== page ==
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Excel ERROR.TYPE Function

Read time: 20 minutes

The ERROR.TYPE function in Excel returns a number that corresponds to a specific error value, which is particularly useful when used in combination with other functions.  This step by step tutorial will assist all levels of Excel users in the usage and syntax of ERROR.TYPE function.

Figure 1. Final result: Excel ERROR.TYPE function

Final formula:  =ERROR.TYPE(C3)

Syntax of ERROR.TYPE Function  

ERROR.TYPE function identifies an error value and returns a number that corresponds to the error value in Excel; otherwise, if no error exists, it returns the #N/A error  

=ERROR.TYPE(error_val)  

Parameters:  

  • error_val  – the error value for which we want to find the ERROR.TYPE identifying number  
  • Below table shows the identifying number for every error value in Excel:  

Figure 2.  Error type values for specific error values in Excel

Setting up Our Data

Our table consists of three columns:  Input formula to column C (column B), Result (column C) and ERROR.TYPE (column D).  Note that the contents in column B are inputted into column C in order to show some common errors in Excel.  We want to identify the type of error in column C and return the identifying number for each error value in column D.  

Figure 3.  Sample data for Excel ERROR.TYPE function

Identify the type of error using ERROR.TYPE

In order to identify the specific type of error in column B based on the error type values provided by the ERROR.TYPE function,  we follow these steps:

Step 1.  Select cell D3

Step 2.  Enter the formula: =ERROR.TYPE(C3)

Step 3: Press ENTER

Step 4:  Copy the formula in cell D3 to cells D4:D10 by clicking the “+” icon at the bottom-right corner of cell D3 and dragging it down

Figure 4.  Entering the ERROR.TYPE function to identify the type of error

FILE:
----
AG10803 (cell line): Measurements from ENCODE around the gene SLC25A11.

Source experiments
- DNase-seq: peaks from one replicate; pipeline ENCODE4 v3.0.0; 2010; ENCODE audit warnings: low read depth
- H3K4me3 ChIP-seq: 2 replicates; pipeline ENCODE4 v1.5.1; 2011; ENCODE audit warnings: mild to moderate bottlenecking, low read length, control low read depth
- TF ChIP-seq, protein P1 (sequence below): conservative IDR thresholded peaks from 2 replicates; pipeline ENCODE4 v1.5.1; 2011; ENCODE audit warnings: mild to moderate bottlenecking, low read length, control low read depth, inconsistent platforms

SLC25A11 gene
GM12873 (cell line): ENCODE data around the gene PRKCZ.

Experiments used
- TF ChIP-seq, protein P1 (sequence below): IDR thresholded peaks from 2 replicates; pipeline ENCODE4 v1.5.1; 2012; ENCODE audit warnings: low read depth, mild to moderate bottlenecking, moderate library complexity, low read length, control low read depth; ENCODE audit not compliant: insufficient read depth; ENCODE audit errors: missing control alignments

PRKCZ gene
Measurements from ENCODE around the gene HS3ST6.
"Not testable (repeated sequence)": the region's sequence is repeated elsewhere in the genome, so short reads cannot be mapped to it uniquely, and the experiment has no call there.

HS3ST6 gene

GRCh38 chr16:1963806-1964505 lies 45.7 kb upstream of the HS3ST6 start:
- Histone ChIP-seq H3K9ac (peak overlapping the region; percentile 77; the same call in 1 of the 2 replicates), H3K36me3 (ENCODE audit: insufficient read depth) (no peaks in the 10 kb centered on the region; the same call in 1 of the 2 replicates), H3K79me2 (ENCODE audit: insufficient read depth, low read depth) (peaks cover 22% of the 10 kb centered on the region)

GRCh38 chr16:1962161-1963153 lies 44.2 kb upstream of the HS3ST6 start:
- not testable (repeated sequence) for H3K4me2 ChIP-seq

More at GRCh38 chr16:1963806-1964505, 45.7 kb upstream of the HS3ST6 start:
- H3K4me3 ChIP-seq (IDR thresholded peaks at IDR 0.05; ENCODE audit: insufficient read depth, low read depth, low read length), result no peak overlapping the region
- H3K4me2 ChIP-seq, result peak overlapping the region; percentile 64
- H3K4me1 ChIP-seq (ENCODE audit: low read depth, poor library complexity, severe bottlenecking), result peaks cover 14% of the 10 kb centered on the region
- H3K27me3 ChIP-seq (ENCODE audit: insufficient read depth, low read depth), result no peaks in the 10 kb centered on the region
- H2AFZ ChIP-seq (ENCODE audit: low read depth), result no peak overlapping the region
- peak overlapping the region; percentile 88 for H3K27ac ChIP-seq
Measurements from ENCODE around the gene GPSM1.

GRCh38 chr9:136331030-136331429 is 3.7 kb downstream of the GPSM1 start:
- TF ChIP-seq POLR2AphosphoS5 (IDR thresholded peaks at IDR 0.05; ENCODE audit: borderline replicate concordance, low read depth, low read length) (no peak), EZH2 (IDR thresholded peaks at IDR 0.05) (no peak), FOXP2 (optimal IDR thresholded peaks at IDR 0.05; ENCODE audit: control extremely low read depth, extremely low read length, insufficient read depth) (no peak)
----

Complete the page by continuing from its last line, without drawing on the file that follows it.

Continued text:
Figure 2 above shows the list of numbers from 1 to 8 which represents the error values in Excel.  Cell C3 has the error value #NULL! and based on Figure 2, #NULL! Is error type 1. As a result, our ERROR.TYPE function returns the value if “1” in cell D3.  

The succeeding cells D4:D9 show the error type values representing the specific error values found in column C.  

Figure 5.  ERROR.TYPE identifying the type of error

For the last example in row 10, the value of C10 is the integer “7” which is not an error value.  Hence, our ERROR.TYPE formula returns the value #N/A in D10, which means that no error exists.  

Figure 6.  ERROR.TYPE returning #N/A for non-error values

Most of the time, the problem you will need to solve will be more complex than a simple application of a formula or function. If you want to save hours of research and frustration, try our live Excelchat service! Our Excel Experts are available 24/7 to answer any Excel question you may have. We guarantee a connection within 30 seconds and a customized solution within 20 minutes.

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Another blog reader asked this question today on Excelchat:
Here are some problems that our users have asked and received explanations on

Including the DGET and ERROR.TYPE function in an IFERROR function
Solved by B. Y. in 12 mins
how to use the dget function and error.type function inside an ifferror function to work properly
Solved by B. U. in 15 mins
I need help with this formula: =IFERROR(INDEX(Sales,MATCH(B22,CustID,0),MATCH(C22,SaleMonth,0)),IF(B22=0,"Must enter ID number FIRST in the merged cell B22",IF(7=ERROR.TYPE((MATCH(B22,CustID,0))),"NO RECORDS FOUND",IF(OR(AND((MATCH(B22,CustID,0))>0,C22=" "),AND((MATCH(B22,CustID,0))>0,ERROR.TYPE((MATCH(C22,SaleMonth,0)))=7)),"Acceptable Month values ARE April, May, June - case not important"))))
Solved by M. D. in 29 mins

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